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Saturday, February 27

Reflection: You can see both suffering and resurrection in Bethlehem 

“I am the resurrection and the life. He who believes in me will live, even though he dies; and whoever lives and believes in me will never die.” 

John 11:25 

Lent is a time of remembering Christ’s suffering and resurrection. You can see both suffering and resurrection in Bethlehem.

Over dinner, my friend, Karimeh, told me her story of fleeing Jerusalem during one of the intifadas. I asked her why she was not living in Jerusalem now. She said, “Because Israelis are living in my house.”

One of the wives of the Palestinian chefs who came to our church to prepare a Palestinian meal told me about her brother-in-law living in Jerusalem only a few miles away, and yet they are not allowed to drive their car through the checkpoint. They must walk and then take a taxi. The taxi driver charges them double or triple what he would charge an Israeli.

You cannot order books on Amazon to be sent to Dar al-Kalima College because Palestine is not recognized by the world. You must send books first to Jerusalem and it’s up to the Israelis to decide whether they will allow them into the college.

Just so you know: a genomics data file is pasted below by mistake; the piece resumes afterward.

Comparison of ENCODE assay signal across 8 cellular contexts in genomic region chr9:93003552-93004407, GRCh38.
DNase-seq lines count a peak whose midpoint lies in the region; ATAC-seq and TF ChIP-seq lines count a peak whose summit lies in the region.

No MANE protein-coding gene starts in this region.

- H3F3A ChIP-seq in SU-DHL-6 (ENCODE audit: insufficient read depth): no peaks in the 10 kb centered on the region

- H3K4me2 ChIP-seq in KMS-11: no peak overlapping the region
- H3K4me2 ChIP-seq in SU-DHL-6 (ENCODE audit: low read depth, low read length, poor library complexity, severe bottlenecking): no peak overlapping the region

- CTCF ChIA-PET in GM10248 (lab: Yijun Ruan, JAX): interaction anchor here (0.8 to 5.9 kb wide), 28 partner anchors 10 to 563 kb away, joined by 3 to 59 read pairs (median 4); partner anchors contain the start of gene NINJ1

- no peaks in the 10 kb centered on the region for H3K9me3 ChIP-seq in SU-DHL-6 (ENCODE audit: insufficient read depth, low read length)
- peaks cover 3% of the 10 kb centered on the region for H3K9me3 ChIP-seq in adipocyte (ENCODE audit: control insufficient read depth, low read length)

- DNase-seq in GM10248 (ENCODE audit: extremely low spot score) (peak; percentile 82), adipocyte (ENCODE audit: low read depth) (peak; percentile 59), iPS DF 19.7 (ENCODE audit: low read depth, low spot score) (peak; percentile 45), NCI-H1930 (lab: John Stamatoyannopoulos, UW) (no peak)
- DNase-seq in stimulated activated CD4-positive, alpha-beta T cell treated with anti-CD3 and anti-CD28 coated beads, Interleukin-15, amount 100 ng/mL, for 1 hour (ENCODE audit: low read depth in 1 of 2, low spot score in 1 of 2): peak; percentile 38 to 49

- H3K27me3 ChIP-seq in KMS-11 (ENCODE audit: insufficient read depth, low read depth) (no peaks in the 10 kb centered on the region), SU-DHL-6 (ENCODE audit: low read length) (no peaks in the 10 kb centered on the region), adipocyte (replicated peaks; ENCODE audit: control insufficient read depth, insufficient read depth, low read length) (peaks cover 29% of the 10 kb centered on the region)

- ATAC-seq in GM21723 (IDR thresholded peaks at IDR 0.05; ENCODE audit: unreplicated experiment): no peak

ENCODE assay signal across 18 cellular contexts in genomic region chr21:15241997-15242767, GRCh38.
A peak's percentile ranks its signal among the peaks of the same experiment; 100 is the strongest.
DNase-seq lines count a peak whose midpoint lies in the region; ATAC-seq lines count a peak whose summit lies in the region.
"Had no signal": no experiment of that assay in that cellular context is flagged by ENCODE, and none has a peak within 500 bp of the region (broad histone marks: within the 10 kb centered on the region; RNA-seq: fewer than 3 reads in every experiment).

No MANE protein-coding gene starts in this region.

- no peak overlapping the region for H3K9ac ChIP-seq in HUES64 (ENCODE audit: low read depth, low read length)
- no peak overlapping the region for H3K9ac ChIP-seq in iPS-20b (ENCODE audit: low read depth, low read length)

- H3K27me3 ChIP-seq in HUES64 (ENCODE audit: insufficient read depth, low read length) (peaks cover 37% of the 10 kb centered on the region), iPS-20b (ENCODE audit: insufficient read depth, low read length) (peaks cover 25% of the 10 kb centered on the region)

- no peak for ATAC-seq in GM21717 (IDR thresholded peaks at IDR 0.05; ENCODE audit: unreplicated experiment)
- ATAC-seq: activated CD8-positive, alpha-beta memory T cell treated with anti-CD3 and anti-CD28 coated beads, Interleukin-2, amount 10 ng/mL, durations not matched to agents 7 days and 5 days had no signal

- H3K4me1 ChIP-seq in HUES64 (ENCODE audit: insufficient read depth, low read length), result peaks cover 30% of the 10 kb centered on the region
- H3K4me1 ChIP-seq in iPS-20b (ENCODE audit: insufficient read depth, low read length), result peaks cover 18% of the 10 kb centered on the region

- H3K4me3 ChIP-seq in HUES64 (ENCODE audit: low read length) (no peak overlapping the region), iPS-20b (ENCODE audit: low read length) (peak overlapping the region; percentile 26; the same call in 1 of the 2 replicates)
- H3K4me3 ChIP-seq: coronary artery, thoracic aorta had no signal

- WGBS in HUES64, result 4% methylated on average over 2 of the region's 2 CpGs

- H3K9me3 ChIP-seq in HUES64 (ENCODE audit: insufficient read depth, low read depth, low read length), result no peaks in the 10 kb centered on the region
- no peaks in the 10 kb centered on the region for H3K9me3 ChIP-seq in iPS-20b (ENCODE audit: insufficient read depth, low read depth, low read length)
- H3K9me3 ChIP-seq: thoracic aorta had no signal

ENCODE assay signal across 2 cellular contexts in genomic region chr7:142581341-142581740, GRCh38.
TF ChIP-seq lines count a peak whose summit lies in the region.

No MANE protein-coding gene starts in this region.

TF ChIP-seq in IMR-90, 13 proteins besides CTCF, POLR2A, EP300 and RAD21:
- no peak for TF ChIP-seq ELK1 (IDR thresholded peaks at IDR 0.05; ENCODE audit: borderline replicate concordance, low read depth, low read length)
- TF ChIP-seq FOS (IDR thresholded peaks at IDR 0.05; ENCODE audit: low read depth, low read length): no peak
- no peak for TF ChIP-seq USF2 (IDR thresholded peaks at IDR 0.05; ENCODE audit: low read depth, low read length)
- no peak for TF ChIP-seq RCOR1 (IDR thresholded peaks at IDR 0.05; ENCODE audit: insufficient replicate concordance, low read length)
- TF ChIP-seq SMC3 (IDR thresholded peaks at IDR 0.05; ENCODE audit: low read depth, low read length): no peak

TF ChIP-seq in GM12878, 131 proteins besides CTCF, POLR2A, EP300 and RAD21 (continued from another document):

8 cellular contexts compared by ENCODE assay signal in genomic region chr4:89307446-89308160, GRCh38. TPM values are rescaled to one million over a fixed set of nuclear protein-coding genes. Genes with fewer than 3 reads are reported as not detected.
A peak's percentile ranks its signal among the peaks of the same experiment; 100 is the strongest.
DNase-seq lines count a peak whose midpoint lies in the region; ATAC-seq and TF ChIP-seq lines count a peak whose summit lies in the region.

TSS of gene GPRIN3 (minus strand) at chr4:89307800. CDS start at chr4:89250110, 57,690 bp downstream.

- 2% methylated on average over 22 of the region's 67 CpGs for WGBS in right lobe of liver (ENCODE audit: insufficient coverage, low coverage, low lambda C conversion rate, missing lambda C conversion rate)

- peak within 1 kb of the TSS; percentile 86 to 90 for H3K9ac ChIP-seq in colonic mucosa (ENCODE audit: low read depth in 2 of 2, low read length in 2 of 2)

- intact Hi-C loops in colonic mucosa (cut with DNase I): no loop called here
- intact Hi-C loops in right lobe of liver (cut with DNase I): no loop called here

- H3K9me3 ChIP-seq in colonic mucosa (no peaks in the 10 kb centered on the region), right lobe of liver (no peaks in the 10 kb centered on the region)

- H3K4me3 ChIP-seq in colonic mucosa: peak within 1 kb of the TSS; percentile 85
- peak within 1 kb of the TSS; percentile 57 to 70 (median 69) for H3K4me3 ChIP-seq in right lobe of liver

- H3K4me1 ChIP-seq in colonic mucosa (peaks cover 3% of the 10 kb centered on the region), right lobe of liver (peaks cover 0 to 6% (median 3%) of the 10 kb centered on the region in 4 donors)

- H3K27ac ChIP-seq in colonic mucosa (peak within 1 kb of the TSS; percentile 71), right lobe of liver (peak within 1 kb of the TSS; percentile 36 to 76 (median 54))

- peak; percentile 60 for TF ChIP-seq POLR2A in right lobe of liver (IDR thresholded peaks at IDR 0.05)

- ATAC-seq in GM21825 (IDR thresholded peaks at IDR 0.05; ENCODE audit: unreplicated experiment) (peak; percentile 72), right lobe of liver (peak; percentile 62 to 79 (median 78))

In the midst of this suffering, I saw hope in the community.

From the rubble, students from Dar al-Kalima College take broken glass they find in the streets and make light catchers. Because the unemployment rate for Palestinian men in Bethlehem is over 20 percent, the women make beautiful cross-stitched scarves to sell in the marketplace and use the money to support widowed women, meals together and Bible studies. Diyar Consortium is sponsoring the first-ever Palestinian women’s soccer team, and Palestinian music and dance are an integral part of each worship service at Christmas Lutheran church.

I experienced an undaunted spirit in the people I met. Sen-ior women fellowship together and look out for each other. Palestinian artists find ways to express their feelings through paint and collage. Palestinian chefs are proud of their culi-nary creations and travel far and wide to share their talents. Pastor Mitri Raheb is tireless in sharing his message of hope and reconciliation even in the face of death threats.

This ability to find hope and direction in the rubble is the mark of true discipleship. We in this country are not ruled by an occupying force, but we do face difficult situations every day. We can chose to dwell on them and allow our hearts to be darkened, or we can look to Jesus, the voice of hope and inspiration, and be light in a darkened world. All it takes is a Holy Spirit vision. Pastor Raheb says, “Our aim is that our people, who admire stars, will dare to look up and dream, to believe in goals to strive for, and develop a new sense of hope, community, beauty and faith.”

Lord, When I am in the dark, please help me to remember that You are the God of Hope. Amen. 

Catherine Soderberg 

 

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